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Vol 05 No. 08 August 1991

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About This File

In the commentary prefacing Empire Coins fixed price catalog #57, Dennis Kroh addresses the question "Where have all the EF's gone?" Mr. Kroh sees a disturbing trend in which many new collectors to the field of ancient coinage are interested in purchasing only coins graded EF or better. The trend is a reflection, he feels, of habits and prejudices acquired in the collecting of modem coinage which is "crossover". This trend ostensibly has removed much of the available higher end material from the market and collectors are becoming frustrated. As a result, Kroh advises "acquiring coins for their individual historical merit and 'eye-appeal' rather than strictly by grade. This way you can obtain interesting items that are within your budget without being frustrated."

This is an interesting assessment, which may or may not have a correlation with "new-collector" habits. It stands to reason that a major shift in buying habits would affect the obviously limited supply of material. It is a slight exaggeration, however, to suggest that one cannot buy EF+ coins in today's market. Now, the price one might have to pay is another manner!

Regardless of market condition and the causes thereof, the advice offered by Mr. Kroh is superlative. It is, indeed, the very essence of collecting ancient coins. Collectors will always try to obtain the most perfect specimen of a type available, but unreasonable expectations only hinder the enjoyment of an otherwise exciting pastime.

11 must seem very confusing to the new collector when one is advised to buy the best that one's budget can support, and in the next breath is advised not to be too condition conscious. Knowing when to buy a coin in Fine condition, because it will probably never show up in EF is as much an art as a science. It takes years of knowing your specialization and knowing the market. So, what does the inexperienced collector do? READ and LOOK! Sale catalogs are one of the most informative and least expensive tools in preparing the collector for an intelligent purchase. Most catalogs illustrate at least some of the lots, and comparisons are easily made - keeping in mind that photos do not always tell the whole truth. When the coin you seek appears only occasionally in sales, and almost always in wretched condition, don't be afraid to snap up a Fine or VF when it does come along. Buying common coins in low grade is recommended only for the joy of attribution and research, don 't expect to get any money back out of the coin. Rare coins, however, are another matter. Many coins that a collector seeks are much rarer than catalogs might imply, they seldom show up for sale and therefore should not be hastily condemned if less than pristine.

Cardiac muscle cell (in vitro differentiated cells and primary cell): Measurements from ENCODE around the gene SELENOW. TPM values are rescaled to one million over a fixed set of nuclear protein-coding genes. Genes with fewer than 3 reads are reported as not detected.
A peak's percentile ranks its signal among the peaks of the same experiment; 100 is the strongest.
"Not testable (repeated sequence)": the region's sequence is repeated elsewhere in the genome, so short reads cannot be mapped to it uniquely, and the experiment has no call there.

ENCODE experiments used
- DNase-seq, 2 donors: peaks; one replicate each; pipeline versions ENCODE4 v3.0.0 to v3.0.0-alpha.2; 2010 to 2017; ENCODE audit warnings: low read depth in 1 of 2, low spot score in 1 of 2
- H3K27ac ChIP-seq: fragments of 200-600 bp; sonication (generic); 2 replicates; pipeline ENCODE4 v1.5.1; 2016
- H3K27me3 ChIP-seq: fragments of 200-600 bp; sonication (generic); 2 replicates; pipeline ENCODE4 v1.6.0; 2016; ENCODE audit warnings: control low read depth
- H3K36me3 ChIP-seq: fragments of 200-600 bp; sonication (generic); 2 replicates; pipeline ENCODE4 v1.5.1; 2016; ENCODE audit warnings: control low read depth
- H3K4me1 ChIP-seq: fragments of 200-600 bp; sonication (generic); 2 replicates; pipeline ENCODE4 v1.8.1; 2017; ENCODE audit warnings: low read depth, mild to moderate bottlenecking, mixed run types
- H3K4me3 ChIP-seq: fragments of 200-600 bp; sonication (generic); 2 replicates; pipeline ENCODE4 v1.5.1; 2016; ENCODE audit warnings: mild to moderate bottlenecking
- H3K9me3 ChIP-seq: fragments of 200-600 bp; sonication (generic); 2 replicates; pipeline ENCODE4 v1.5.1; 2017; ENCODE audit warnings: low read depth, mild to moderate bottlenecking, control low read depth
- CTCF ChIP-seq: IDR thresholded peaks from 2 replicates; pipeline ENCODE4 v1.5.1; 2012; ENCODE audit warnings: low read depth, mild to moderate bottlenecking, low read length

The issue of "eye-appeal" is another aspect which is too often ignored. An example of a particular type in nice Fine condition, with pleasing style, smooth attractive patina, and nice centering is a beauty by anybody's standards. At the same time, a technically for example of this coin, with mottled and flaking patina, executed by a butcher of an artist, and struck 20% off center, is not going to win any beauty contests. This should seem fairly obvious, but the FDC mentality is sometimes overwhelming - if not irrational.

We second Mr. Kroh's advice whole heartedly and believe collectors will benefit greatly by it.

It is really remarkable that we have received so many excellent articles over the past five years and still, they continue to come. 1 want to express my sincere appreciation to the many contributors who have made The Celator worth reading. Sometimes we get behind on our correspondence and don't acknowledge receipt as quickly as we should (no excuses offered), but we do very much appreciate the effort that goes into these articles and never cease to be impressed by the wealth of knowledge resident in our small fraternity. We are currently running about three months behind in printing accepted articles, but wherever possible we add additional "copy" (as in this issue) with the wonderful confidence that there will be replacements. Our thanks and kudos to all.

We are in San Francisco for the International show as this issue goes to press and will be attending the ANA convention in Chicago in August. We'll also be at the Rare Coins Expo in Minneapolis on August 24-25.

Thanks for the interesting and provocative letters last month and this month, it's been anything but dull! If the mood strikes, take pen to paper and let us hear your point of view.



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